Dear friends and colleagues,
We have exciting news to report at VMRCVM: the second part of the transformation and expansion of the college's main campus has reached the next stage of reality. We are pleased to announce that the Virginia Tech Board of Visitors has given final approval to the designs for the college's new Veterinary Medicine Instruction Addition (VMIA). The approval, which was granted at the Board of Visitor's November 8 meeting, caps more than a year and a half of intense planning of the building's designs.
As you read this, we are in the process of selecting a contractor for the project. Construction on the addition should begin next fall - just as construction on the college's Infectious Disease Research Facility is completed - and will last for approximately 18 months. When completed, the 22,000 square-foot addition will help us physically accommodate the expansion of our class sizes and faculty. By adding 30 to 40 new offices and renovating existing office space, the VMIA will help alleviate a critical shortage of office space at the college. Importantly, the addition will also provide much-needed instructional space and state-of-the art laboratories to accommodate an increase in the size of the VMRCVM student body.
A rendering of the final design, which proudly incorporates Hokie Stone as a key visual element in the facade, can be viewed to the right.
There are still opportunities for you to be a part of the financial development of the instructional addition, and I encourage you to be an active part in the future of college. The design and construction cost of the new addition will total approximately $14 million, and we are still seeking donors to participate in this funding. Additionally, we have recently renovated and reseated the first-year classroom to receive more students - and opportunities exist for you to become part of this renovation. To help pay for the expansion of the college to accommodate more students, a naming opportunity for the new seats is available.
The college's focus on the future continues to sharpen as the transformation of our main campus in Blacksburg moves forward. We thank our stakeholders, including the Virginia Tech Board of Visitors, for their ongoing support. As always, I look forward to hearing your feedback and input.
With best wishes for a happy and healthy holiday season,
Gerhardt G. Schurig, DVM, Ph.D.
Join the conversation:
Toxicology expert receives prestigious research award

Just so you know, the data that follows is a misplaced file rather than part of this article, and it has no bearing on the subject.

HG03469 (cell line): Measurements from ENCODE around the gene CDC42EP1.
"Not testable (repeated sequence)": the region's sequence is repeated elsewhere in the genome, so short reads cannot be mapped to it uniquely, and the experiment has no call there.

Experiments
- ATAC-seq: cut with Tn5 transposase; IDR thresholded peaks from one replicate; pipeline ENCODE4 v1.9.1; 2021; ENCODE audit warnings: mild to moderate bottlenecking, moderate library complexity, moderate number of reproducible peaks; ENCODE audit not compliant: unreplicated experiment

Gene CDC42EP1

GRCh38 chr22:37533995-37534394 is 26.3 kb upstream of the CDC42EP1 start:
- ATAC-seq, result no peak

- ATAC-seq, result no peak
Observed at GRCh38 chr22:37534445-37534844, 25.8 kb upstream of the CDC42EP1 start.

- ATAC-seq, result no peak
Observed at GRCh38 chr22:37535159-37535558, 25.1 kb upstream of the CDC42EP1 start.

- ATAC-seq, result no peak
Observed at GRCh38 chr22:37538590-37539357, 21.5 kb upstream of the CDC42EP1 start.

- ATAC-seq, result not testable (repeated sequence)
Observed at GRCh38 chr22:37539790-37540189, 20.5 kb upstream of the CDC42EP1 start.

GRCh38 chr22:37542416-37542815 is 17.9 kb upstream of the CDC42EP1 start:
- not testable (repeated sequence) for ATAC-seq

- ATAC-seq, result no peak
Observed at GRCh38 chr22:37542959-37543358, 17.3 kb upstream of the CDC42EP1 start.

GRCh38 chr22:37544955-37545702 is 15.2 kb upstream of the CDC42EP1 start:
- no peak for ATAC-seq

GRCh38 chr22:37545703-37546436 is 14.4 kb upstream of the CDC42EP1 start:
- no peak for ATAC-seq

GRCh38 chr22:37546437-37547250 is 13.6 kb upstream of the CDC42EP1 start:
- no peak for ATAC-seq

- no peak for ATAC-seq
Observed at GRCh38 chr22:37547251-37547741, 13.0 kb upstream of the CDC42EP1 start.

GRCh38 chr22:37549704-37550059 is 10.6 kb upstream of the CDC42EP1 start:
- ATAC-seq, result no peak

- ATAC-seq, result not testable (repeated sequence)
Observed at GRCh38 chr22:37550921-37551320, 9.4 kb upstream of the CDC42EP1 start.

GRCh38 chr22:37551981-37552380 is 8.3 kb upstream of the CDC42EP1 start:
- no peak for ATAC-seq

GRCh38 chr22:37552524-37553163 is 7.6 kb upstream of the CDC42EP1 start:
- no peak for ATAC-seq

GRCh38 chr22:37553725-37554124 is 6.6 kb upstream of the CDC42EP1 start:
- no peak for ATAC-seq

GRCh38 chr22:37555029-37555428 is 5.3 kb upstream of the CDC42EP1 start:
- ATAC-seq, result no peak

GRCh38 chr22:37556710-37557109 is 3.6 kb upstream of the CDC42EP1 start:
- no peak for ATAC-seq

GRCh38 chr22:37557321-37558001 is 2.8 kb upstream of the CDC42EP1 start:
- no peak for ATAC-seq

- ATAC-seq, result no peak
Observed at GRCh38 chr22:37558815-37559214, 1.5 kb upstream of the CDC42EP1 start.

Leading Department of Defense veterinarian joins VMRCVM faculty
AVMA revises Veterinarian's Oath to stress importance of animal welfare
New seat-naming opportunity available at the college
Pet portraits with Santa: This Saturday, December 4
VMRCVM's regional veterinary collaboration moving forward
Awards & Honors
Awards and Accolades Roundup
2010 Research Symposium award winners
VMRCVM farrier participates in World Equestrian Games
EMC presents distinguished service award to Beverly "Peggy" Steinman
Scenes from the college
VTH ophthalmology team treats injured peregrine falcon and bald eagle
Pet photos with Santa, AAEP Alumni Reception, EMC Tuesday Talk,
Anesthesia Continuing Education Courses, VMRCVM Annual Open House
Dr. Marion Ehrich, professor of pharmacology and toxicology, was awarded the prestigious Pfizer Award for Research Excellence during ceremonies associated with VMRCVM's 22nd Annual Research Symposium, held at the college's Blacksburg campus last month.
"Dr. Ehrich's research excellence and the impact of her research results on the field have made her a recognized world leader in the field of neurotoxicology," said Dr. Gerhardt Schurig, dean of the college. "Her career in research epitomizes the excellence in research we all strive to achieve."
The Pfizer award, established in 1985, is a nationally recognized award sponsored by Pfizer Animal Health, a division of healthcare giant, Pfizer, Inc. The purpose of this award is to "foster innovative research, on which the scientific advancement of the profession depends, by recognizing outstanding research effort and productivity."
Ehrich, who serves as co-director of the Laboratory for Neurotoxicity Studies at the college, is a pioneer in the use of in vitro systems for mechanistic studies and safety assessment in neurotoxicology. Additionally, Ehrich is a well-respected and recognized global leader in the mechanisms of organophosphorus ester-induced delayed neuropathy.
Ehrich joined the veterinary college faculty in 1980, and she has maintained a sustained extramurally funded research program on the acute metabolic and toxic effects of pesticides and mycotoxins. Over the course of her career, Erich has been awarded millions of dollars in funding from the National Institutes of Health, the Department of Defense, the Environmental Protection Agency, the U.S. Department of Agriculture and numerous industry sectors to conduct cutting-edge research in the field of neurotoxicology.
She has published more than 170 peer-reviewed research articles and reviews in prestigious journals in her field.